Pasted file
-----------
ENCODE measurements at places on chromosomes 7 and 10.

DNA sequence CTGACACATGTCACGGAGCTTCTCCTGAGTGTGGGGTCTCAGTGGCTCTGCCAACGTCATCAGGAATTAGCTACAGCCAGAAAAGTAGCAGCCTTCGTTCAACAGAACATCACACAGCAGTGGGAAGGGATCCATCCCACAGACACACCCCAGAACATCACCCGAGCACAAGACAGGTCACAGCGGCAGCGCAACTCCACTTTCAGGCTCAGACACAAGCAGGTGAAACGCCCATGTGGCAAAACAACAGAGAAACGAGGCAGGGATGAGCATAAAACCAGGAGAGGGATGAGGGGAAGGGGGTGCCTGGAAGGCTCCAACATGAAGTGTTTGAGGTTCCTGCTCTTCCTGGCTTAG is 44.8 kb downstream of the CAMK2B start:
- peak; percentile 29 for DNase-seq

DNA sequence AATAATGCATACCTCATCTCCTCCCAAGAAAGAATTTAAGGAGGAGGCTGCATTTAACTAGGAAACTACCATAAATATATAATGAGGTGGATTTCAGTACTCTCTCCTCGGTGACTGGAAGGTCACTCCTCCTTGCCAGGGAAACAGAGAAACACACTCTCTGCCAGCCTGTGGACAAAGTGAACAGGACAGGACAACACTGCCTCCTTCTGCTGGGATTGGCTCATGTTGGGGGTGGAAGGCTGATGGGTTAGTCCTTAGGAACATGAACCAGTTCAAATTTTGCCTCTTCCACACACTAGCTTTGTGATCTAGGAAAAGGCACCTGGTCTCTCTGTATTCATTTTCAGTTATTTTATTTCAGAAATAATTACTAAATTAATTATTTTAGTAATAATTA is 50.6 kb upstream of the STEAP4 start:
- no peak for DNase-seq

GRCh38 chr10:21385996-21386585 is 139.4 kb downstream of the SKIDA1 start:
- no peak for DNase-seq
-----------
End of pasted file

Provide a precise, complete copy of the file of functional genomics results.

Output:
ENCODE measurements at places on chromosomes 7 and 10.

DNA sequence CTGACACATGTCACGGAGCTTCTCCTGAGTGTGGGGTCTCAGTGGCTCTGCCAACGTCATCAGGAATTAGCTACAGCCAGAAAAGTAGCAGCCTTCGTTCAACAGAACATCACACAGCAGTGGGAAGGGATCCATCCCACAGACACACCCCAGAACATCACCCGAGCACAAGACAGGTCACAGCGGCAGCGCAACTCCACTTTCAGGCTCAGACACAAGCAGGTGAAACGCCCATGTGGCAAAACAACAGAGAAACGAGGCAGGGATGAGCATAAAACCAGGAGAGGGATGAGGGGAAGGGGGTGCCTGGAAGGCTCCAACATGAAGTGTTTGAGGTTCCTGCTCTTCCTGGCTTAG is 44.8 kb downstream of the CAMK2B start:
- peak; percentile 29 for DNase-seq

DNA sequence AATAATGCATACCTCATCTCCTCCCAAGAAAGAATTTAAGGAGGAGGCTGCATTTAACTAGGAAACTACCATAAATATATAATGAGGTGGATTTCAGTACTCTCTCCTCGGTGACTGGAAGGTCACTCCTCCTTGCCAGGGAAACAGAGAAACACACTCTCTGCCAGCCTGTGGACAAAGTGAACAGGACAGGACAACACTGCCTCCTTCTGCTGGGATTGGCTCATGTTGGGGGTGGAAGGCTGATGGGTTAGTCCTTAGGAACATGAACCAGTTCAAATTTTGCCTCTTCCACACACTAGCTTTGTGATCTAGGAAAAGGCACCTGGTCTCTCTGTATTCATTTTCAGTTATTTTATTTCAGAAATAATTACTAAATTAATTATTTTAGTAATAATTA is 50.6 kb upstream of the STEAP4 start:
- no peak for DNase-seq

GRCh38 chr10:21385996-21386585 is 139.4 kb downstream of the SKIDA1 start:
- no peak for DNase-seq